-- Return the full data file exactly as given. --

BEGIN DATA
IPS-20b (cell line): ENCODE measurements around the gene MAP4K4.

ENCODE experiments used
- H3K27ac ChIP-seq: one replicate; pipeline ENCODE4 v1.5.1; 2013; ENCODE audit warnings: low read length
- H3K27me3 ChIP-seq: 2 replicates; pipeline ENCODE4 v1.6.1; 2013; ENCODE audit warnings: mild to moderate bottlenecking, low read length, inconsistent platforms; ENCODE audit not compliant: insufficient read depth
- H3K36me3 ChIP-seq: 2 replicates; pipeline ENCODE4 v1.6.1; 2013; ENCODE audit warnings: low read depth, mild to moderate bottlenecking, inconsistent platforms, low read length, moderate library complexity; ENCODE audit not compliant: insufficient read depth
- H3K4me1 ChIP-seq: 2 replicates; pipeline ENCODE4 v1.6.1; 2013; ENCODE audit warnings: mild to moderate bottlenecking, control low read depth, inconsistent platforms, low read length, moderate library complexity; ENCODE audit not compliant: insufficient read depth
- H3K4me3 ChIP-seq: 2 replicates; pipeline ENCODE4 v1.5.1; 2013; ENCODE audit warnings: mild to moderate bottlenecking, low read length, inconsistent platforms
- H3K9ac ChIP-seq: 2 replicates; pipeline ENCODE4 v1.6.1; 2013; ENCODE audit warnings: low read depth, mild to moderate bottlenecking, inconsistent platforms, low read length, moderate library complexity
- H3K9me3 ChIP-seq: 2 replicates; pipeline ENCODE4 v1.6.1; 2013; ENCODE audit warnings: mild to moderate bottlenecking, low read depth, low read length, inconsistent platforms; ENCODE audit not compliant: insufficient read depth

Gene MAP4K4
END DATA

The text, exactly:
IPS-20b (cell line): ENCODE measurements around the gene MAP4K4.

ENCODE experiments used
- H3K27ac ChIP-seq: one replicate; pipeline ENCODE4 v1.5.1; 2013; ENCODE audit warnings: low read length
- H3K27me3 ChIP-seq: 2 replicates; pipeline ENCODE4 v1.6.1; 2013; ENCODE audit warnings: mild to moderate bottlenecking, low read length, inconsistent platforms; ENCODE audit not compliant: insufficient read depth
- H3K36me3 ChIP-seq: 2 replicates; pipeline ENCODE4 v1.6.1; 2013; ENCODE audit warnings: low read depth, mild to moderate bottlenecking, inconsistent platforms, low read length, moderate library complexity; ENCODE audit not compliant: insufficient read depth
- H3K4me1 ChIP-seq: 2 replicates; pipeline ENCODE4 v1.6.1; 2013; ENCODE audit warnings: mild to moderate bottlenecking, control low read depth, inconsistent platforms, low read length, moderate library complexity; ENCODE audit not compliant: insufficient read depth
- H3K4me3 ChIP-seq: 2 replicates; pipeline ENCODE4 v1.5.1; 2013; ENCODE audit warnings: mild to moderate bottlenecking, low read length, inconsistent platforms
- H3K9ac ChIP-seq: 2 replicates; pipeline ENCODE4 v1.6.1; 2013; ENCODE audit warnings: low read depth, mild to moderate bottlenecking, inconsistent platforms, low read length, moderate library complexity
- H3K9me3 ChIP-seq: 2 replicates; pipeline ENCODE4 v1.6.1; 2013; ENCODE audit warnings: mild to moderate bottlenecking, low read depth, low read length, inconsistent platforms; ENCODE audit not compliant: insufficient read depth

Gene MAP4K4